From the groundbreaking new field research study of my demographic, Biblio-Solo: The Social Norms of Single Young Librarians in Their Natural Habitats:
Faced with a pressing deadline, the single young librarian will go to extreme measures to procrastinate. Consider the behavior of Jessica [last name omitted to protect her privacy], a public librarian whose book proposal is due on Sunday evening. Her agreement to prepare the book proposal is, in itself, an act of procrastination. She has already committed to writing her study of Women’s Nonfiction (draft deadline: June of next year). Though she will not start writing the second book until the first has been finished, her proposal for the second book, an entertainment guide to Fantasy, is due to the editor this weekend—not an insurmountable task, until one realizes that Jessica has to work this weekend.
On some level Jessica realizes that she could be working on the proposal right at this moment, but she does not trust herself to write professionally, considering the amount of tequila that was present in this evening’s margarita. It is fascinating to realize that, even faced with a looming deadline, Jessica squandered her day by taking a three-hour nap and then going to a party.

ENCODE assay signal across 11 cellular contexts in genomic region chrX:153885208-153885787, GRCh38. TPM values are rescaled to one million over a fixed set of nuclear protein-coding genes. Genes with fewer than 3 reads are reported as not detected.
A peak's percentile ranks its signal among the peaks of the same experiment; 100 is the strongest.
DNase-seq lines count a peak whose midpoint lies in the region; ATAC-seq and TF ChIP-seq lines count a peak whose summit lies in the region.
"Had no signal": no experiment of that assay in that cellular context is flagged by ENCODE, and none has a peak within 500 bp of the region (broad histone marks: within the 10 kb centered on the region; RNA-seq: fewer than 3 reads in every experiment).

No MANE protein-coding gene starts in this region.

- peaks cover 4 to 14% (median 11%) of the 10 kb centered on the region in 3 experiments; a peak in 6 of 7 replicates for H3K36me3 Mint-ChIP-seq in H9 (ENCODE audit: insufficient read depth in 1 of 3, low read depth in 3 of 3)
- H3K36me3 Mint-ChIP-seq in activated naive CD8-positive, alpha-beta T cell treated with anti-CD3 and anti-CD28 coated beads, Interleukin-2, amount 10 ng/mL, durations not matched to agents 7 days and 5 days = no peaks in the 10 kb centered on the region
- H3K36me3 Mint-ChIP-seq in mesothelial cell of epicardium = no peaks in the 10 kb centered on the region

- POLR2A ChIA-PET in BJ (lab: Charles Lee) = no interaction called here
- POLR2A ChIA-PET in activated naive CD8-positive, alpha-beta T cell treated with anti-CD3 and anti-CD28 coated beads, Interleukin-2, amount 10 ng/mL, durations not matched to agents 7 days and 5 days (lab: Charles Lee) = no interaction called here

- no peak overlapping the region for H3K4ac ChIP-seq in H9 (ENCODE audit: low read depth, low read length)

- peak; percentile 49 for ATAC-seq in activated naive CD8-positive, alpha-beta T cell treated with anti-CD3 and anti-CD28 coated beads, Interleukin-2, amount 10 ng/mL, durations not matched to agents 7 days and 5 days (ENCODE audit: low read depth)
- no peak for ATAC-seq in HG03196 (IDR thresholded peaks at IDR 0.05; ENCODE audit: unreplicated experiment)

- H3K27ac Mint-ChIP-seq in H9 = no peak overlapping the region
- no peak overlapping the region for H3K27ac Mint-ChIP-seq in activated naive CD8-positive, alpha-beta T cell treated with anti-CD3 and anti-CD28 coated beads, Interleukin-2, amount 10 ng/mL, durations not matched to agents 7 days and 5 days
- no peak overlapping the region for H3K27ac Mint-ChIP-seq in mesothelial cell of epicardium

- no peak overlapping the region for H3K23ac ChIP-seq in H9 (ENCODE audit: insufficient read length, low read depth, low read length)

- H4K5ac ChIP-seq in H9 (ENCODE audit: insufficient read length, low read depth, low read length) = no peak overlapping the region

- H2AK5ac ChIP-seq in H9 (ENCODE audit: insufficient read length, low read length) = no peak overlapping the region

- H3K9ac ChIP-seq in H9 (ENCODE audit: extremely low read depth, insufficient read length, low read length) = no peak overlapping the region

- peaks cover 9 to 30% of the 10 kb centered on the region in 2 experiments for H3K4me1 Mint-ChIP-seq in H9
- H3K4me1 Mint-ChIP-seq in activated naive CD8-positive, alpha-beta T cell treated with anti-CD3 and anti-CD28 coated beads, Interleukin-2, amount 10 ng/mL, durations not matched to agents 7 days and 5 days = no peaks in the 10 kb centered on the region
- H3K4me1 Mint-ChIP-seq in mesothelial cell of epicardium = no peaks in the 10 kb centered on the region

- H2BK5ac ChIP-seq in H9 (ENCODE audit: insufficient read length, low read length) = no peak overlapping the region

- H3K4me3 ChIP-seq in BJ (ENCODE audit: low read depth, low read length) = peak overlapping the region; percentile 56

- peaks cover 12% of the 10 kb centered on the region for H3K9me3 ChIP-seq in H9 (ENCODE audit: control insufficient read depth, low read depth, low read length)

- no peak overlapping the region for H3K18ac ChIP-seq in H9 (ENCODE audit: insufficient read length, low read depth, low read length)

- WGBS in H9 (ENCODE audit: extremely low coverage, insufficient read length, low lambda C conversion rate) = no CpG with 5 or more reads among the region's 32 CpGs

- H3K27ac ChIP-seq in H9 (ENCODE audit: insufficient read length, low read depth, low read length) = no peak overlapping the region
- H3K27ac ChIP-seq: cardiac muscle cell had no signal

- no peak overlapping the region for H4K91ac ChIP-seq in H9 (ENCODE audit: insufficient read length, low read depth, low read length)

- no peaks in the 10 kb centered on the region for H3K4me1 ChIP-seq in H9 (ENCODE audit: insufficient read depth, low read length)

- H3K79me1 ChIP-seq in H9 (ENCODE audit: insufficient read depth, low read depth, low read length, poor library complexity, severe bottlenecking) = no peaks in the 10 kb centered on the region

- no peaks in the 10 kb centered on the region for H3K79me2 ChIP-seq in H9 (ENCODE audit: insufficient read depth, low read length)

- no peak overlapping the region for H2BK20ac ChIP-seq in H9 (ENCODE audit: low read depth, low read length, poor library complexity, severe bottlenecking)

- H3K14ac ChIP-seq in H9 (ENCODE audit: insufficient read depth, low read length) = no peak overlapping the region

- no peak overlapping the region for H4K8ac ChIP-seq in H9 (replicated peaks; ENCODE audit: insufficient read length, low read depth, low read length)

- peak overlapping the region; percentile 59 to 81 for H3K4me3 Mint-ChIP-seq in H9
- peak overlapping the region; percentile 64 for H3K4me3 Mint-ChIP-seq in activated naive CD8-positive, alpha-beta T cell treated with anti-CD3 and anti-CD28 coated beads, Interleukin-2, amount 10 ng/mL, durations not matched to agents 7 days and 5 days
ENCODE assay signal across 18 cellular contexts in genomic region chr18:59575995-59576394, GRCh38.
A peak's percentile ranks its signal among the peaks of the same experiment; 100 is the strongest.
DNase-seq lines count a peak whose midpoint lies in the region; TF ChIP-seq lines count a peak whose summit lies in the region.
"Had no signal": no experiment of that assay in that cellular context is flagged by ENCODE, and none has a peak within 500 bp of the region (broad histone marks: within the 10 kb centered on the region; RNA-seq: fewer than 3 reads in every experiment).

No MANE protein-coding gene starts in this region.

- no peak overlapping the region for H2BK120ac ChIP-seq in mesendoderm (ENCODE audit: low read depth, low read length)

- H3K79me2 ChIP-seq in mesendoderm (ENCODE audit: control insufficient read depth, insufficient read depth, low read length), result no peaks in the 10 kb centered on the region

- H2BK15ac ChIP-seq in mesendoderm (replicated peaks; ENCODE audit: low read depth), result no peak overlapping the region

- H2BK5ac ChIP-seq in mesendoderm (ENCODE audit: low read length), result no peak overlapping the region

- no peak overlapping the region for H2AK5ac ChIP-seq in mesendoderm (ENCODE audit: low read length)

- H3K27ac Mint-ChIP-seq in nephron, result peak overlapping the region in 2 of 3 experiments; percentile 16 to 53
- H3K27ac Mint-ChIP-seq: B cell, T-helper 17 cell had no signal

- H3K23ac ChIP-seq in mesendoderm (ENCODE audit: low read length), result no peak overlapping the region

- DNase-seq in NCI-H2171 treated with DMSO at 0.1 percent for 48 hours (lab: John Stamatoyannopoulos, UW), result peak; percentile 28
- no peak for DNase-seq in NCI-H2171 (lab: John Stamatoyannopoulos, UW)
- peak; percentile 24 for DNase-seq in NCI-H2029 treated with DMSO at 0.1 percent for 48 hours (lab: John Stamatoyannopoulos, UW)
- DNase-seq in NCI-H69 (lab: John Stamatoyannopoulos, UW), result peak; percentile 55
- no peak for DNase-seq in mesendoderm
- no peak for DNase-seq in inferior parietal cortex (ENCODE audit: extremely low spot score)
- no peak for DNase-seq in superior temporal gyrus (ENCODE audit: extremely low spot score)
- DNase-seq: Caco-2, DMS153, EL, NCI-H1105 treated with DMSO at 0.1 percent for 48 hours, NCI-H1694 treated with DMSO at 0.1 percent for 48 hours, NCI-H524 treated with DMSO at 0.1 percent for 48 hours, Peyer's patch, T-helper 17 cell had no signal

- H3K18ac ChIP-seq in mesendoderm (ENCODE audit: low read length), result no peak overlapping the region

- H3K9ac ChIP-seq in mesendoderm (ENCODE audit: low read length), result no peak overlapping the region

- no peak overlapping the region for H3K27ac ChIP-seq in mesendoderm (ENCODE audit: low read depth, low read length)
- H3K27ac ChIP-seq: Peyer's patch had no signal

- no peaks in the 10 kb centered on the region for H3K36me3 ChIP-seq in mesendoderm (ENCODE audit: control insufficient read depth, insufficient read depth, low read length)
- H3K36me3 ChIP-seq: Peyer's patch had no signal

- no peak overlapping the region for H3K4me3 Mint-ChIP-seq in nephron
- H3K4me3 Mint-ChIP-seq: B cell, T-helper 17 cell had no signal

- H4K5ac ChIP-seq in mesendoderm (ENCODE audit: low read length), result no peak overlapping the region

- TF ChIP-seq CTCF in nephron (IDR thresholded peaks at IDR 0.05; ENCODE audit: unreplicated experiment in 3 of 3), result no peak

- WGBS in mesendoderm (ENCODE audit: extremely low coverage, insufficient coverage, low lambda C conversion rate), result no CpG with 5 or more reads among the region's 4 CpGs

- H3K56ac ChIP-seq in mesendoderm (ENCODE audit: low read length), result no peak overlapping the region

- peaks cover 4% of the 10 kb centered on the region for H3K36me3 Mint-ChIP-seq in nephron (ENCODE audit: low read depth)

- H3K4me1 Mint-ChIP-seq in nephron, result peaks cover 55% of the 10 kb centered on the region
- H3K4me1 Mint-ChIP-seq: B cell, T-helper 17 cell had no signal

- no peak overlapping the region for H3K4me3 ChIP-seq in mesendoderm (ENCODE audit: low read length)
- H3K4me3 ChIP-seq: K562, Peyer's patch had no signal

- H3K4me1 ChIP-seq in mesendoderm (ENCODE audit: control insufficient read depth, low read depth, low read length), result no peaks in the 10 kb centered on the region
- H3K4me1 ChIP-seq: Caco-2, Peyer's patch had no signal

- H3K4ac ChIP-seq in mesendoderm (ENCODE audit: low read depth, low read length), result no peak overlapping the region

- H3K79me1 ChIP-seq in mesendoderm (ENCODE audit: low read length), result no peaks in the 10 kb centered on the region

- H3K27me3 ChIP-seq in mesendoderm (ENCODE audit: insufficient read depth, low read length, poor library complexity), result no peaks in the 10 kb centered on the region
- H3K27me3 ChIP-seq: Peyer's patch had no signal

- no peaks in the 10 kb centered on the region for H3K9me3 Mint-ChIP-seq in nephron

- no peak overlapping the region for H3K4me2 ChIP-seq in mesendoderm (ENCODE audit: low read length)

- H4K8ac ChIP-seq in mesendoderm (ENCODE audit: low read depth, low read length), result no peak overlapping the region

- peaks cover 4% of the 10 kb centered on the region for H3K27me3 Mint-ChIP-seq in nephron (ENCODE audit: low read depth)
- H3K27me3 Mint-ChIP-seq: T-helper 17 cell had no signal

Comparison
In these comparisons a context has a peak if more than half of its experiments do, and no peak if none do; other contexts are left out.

But the procrastination does not stop there. Though she returned all of her books, unread, to the library yesterday, presumably in an effort to remove distractions from her home, this field researcher observed that Jessica took home four books from the library today, three of which are for pleasure reading, and one of which is for her NoveList article, another assignment on which she is procrastinating. Even within the realm of pleasure reading, this young librarian is procrastinating with a precision that defies belief. She spends equal amounts of time each day reading new materials and re-reading the Harry Potter series. This last behavior is downright stupefying, considering that she has already read each book six times each.